Only an admin user (so definitely not Guest) can add themselves to the access_bpf group.
BTW, the talk at USENIX is happening now.
But what if an admin user installs Wireshark? Will that still add "Guest" to access_bpf?
As an author of the attack presented at DefCon, let me make it clear.
First, the attack was performed on Safari on macOS, where WebSocket is used instead of native messaging.
Second, the attack could be done by any unprivileged user, including guest account. No admin/root access is needed.
Third, we don't use WireShark.
For what follows there are a couple of facts that will be useful to remind everyone of.
I probably should have edited irrelevant sections of the thing I quoted. The wireshark issue was only about reading bidirectional traffic between client and server. We took the opportunity when creating this ad-hoc protocol to obfuscate that traffic. Although we dislike obfuscation, there is a history of people getting very worried when they discover that an admin user can read that traffic. So as long was we were adding in a new protocol, we added that in as well. It is not relevant to either client or server impersonation.
The reason why we added the this "broken ad-hoc crypto protocol" (you are not wrong to call it that) was to defend against client impersonation on Windows. As you noted, on Mac the server checks the owner of the process behind the client. The analog of that check on windows was didn't work, as was pointed out to us by Tavis Ormandy in August 2016. This protocol didn't do anything on Mac other than to obfuscate the traffic to and from localhost.
You can read what we announced about it at the time. This was a defense against client impersonation.
Although we didn't set out to solve server impersonation, we again used the opportunity to make a dent in that problem. At the time that we rolled this out, non-first-use authentications would fail if the server couldn't prove its identity to the client. We still had the eavesdropable key exchange, but we forced the user to go through the verification dance.
But that turned out to be a usability nightmare. No one understand what it was. It would fail as an indication to the user of a potentially malicious server. So once we were able to move to things like native messaging with some browsers (particularly on Windows) we just dropped the user intervention everywhere. We left the protocol in place for the obfuscation gain.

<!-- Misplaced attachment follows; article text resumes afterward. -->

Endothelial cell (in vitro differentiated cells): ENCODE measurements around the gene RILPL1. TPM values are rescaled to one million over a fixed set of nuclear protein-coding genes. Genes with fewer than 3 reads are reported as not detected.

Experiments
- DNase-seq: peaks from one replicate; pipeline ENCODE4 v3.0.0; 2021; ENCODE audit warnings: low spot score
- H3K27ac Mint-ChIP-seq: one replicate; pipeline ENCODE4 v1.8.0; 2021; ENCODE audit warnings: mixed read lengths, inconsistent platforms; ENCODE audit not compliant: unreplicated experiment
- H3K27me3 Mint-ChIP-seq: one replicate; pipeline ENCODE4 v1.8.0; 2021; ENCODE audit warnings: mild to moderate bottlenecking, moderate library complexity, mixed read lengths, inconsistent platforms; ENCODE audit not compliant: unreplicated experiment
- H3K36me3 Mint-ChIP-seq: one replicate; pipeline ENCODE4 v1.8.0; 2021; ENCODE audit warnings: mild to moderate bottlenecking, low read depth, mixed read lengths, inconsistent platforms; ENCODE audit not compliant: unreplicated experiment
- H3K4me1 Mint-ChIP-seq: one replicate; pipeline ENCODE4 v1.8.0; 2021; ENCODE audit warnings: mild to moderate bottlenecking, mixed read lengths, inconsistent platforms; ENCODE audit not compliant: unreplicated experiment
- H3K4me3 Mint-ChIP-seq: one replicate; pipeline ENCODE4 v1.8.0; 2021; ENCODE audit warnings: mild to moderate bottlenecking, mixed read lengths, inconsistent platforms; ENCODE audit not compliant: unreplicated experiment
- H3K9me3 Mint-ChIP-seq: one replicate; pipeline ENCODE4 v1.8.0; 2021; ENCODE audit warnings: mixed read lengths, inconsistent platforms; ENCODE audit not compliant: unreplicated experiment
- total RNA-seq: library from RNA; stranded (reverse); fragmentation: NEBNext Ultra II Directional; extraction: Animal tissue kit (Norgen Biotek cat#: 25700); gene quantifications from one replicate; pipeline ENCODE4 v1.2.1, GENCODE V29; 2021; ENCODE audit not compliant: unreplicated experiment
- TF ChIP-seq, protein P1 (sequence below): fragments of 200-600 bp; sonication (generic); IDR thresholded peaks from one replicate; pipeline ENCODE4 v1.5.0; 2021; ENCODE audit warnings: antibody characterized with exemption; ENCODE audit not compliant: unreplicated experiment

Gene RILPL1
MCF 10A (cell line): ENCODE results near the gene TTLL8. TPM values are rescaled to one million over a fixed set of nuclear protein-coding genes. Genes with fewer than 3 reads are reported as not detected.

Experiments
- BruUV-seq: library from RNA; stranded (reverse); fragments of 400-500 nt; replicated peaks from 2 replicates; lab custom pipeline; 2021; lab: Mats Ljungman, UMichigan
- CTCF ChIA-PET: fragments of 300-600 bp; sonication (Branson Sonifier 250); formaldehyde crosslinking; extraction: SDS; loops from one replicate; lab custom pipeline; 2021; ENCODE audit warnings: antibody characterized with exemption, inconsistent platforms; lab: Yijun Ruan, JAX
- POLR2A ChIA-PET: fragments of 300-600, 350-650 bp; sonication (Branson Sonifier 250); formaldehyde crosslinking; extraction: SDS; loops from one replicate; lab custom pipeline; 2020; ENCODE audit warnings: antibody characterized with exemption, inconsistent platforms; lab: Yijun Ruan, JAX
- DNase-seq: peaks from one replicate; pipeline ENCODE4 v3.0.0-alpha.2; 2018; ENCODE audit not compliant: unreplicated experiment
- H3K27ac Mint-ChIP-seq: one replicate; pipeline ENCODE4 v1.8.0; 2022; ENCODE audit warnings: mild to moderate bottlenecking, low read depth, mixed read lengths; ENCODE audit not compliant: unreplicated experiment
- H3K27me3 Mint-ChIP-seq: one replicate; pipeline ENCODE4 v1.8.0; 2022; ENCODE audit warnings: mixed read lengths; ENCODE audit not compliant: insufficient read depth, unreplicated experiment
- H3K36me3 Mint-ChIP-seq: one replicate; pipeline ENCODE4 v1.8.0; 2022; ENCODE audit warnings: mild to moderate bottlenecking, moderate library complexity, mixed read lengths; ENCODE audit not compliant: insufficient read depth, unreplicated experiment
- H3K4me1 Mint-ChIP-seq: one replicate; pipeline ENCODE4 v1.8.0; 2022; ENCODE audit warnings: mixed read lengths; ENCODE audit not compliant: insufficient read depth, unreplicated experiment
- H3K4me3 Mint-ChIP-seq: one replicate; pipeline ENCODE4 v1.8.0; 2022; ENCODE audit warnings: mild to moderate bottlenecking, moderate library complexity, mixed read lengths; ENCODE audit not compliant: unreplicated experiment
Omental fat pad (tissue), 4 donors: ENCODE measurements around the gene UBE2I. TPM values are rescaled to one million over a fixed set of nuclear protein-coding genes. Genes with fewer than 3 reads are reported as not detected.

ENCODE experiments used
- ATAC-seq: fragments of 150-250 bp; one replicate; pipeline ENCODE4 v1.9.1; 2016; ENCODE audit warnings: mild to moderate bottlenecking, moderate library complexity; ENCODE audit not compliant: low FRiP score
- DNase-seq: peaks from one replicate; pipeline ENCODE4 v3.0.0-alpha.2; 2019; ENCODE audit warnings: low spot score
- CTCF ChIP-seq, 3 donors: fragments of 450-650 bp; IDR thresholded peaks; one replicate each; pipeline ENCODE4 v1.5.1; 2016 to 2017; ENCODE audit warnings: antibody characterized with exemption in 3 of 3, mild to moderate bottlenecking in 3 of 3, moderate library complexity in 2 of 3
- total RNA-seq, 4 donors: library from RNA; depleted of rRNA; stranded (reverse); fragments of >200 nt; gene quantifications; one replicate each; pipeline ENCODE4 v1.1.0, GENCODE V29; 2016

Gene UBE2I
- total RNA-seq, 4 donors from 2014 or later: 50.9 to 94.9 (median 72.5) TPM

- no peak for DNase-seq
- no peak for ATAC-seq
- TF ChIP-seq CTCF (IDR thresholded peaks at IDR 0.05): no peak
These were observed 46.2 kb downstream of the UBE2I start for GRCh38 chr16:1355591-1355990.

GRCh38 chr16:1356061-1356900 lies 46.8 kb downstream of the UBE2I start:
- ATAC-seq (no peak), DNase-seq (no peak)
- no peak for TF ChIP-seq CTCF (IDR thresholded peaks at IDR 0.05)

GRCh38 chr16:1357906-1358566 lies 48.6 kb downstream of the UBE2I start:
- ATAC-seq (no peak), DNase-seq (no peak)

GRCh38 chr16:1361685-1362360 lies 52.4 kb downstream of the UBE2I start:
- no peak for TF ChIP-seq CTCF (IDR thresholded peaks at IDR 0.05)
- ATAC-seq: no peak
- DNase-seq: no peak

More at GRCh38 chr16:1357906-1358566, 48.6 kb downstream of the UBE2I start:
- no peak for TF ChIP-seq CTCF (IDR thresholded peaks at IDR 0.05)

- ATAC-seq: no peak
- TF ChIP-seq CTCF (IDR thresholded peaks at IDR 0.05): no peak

So we left it in place, but without the user intervention. Thus it no longer served any purpose beyond the traffic obfuscation by the time you investigated it. After moving authenticating the named pipes on Windows (though we can improve that), the original problem went away. This is why I said it was moot. That whole protocol, while it once had a real job to do, only remains for the traffic obfuscation.
What is most interesting for me in @tienthanh411's work is the suggestion of user assisted key exchange. It is one of those things that is "obvious" once someone points it out. We already were (in the originally deployed version) prompting user interaction. Having the user manually enter a client generated key into the server would have made the key exchange work.
This still would have left server impersonation possible, but again our goal was to plug a gap on Windows that allowed for client impersonation. But this would have solved the key exchange issue.
But the question now, once we can kill off the web socket entirely, is whether we keep this obfuscation layer at all. It is probably better to just drop it (so that it isn't "news" when someone breaks the obfuscation) and this would allow for a simpler protocol.
I'd like to know WHY 1Password has added a access_bpf user inside the Users & Groups section of MacOS 10.13.6. As a SysAdmin I know that this was NOT in there before the latest update. Is this a needed User?
"access_bpf" is typically associated with Wireshark and perhaps other packet capture / network monitoring tools. I don't see any such user on any systems I don't have Wireshark installed on.